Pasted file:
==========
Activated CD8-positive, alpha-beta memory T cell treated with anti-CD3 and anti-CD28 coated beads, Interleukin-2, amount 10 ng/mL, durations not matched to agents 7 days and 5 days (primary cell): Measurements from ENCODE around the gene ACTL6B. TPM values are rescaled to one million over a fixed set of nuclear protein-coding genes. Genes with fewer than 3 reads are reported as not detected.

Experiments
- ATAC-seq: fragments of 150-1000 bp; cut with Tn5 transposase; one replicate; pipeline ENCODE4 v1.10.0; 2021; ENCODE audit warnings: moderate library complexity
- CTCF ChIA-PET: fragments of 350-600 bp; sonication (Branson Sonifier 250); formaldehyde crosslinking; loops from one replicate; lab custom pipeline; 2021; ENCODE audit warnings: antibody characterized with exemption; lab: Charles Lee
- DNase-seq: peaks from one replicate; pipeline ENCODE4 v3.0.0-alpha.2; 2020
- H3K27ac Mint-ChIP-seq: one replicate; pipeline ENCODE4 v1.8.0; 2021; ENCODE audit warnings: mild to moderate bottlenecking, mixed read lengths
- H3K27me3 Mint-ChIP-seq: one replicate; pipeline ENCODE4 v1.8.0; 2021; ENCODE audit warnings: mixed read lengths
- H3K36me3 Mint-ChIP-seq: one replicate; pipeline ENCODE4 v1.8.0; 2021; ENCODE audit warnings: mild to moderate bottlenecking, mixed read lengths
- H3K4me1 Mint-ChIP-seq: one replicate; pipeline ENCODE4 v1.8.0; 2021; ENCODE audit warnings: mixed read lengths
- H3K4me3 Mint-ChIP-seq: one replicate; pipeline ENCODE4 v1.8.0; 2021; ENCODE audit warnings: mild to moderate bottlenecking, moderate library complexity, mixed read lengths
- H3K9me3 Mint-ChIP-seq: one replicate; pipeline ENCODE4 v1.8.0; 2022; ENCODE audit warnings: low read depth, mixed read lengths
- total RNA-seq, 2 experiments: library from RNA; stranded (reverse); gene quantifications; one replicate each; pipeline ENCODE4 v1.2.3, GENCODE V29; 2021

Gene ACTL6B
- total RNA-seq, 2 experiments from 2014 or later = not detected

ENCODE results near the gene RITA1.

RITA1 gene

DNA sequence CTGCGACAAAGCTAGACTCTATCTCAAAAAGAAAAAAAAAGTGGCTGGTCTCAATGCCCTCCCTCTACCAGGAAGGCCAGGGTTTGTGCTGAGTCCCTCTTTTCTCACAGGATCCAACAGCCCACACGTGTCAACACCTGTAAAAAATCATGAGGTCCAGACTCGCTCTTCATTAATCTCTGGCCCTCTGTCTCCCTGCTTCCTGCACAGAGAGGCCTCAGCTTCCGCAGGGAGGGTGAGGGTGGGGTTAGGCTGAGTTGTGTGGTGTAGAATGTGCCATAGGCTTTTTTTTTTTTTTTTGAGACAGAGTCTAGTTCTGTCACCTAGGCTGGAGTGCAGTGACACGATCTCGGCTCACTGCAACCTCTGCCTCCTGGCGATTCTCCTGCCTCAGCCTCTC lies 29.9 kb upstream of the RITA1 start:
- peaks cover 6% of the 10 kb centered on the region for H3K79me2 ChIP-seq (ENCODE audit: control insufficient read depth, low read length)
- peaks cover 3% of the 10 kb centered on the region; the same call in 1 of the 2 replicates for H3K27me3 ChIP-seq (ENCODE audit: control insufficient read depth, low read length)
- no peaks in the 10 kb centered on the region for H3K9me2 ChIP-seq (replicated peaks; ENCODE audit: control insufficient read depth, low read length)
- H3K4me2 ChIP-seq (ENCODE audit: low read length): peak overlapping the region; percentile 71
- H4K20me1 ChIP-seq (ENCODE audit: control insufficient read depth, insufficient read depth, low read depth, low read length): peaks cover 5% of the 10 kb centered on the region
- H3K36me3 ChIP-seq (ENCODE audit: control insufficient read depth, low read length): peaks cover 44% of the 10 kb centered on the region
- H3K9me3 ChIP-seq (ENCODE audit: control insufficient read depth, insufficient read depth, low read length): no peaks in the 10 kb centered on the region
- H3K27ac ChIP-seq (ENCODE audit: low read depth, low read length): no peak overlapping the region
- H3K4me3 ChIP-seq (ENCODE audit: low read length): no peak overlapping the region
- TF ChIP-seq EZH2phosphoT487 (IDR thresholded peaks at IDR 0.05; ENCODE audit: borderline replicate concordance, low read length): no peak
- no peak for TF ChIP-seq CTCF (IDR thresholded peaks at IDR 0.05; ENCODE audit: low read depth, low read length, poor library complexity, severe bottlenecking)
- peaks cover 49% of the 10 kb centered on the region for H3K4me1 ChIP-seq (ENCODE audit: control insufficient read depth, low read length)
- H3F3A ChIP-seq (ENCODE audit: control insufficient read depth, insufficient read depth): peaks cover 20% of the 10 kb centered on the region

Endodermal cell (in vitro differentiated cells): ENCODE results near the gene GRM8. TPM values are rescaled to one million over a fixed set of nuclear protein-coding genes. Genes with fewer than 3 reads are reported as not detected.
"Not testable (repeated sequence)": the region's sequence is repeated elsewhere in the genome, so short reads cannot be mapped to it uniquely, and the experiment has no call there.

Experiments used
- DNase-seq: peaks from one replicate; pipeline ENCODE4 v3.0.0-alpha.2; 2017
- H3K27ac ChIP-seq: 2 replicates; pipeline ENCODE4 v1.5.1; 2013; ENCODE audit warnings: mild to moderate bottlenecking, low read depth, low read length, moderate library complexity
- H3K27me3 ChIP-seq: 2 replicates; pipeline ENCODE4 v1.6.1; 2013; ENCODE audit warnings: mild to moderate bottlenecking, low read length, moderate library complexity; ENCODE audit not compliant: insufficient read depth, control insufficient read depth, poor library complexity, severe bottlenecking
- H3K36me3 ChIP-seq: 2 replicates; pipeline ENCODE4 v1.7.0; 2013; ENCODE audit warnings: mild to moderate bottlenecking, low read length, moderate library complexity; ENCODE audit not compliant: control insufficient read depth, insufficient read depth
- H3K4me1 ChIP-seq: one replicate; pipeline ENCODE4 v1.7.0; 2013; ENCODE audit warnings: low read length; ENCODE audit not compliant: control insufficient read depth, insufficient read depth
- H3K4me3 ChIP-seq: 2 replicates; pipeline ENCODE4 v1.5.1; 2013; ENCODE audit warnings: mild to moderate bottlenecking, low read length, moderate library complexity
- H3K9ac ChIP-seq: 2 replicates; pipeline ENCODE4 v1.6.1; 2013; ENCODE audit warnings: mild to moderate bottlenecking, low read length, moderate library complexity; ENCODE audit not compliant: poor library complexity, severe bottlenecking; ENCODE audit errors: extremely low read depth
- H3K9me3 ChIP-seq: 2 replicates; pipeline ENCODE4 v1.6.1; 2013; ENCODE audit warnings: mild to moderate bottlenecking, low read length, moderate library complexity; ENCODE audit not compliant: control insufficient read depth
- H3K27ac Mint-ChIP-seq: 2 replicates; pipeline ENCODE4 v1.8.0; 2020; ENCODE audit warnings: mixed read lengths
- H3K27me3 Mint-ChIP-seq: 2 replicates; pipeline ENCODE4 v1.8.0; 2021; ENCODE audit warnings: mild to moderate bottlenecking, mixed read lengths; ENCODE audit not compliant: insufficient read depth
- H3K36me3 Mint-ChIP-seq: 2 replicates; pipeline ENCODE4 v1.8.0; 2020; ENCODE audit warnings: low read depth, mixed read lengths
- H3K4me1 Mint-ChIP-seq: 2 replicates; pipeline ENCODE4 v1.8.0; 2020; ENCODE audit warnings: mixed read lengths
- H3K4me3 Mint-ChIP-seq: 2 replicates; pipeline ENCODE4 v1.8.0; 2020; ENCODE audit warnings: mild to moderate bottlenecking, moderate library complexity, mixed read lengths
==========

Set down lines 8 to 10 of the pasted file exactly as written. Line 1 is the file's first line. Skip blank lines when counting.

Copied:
- H3K36me3 Mint-ChIP-seq: one replicate; pipeline ENCODE4 v1.8.0; 2021; ENCODE audit warnings: mild to moderate bottlenecking, mixed read lengths
- H3K4me1 Mint-ChIP-seq: one replicate; pipeline ENCODE4 v1.8.0; 2021; ENCODE audit warnings: mixed read lengths
- H3K4me3 Mint-ChIP-seq: one replicate; pipeline ENCODE4 v1.8.0; 2021; ENCODE audit warnings: mild to moderate bottlenecking, moderate library complexity, mixed read lengths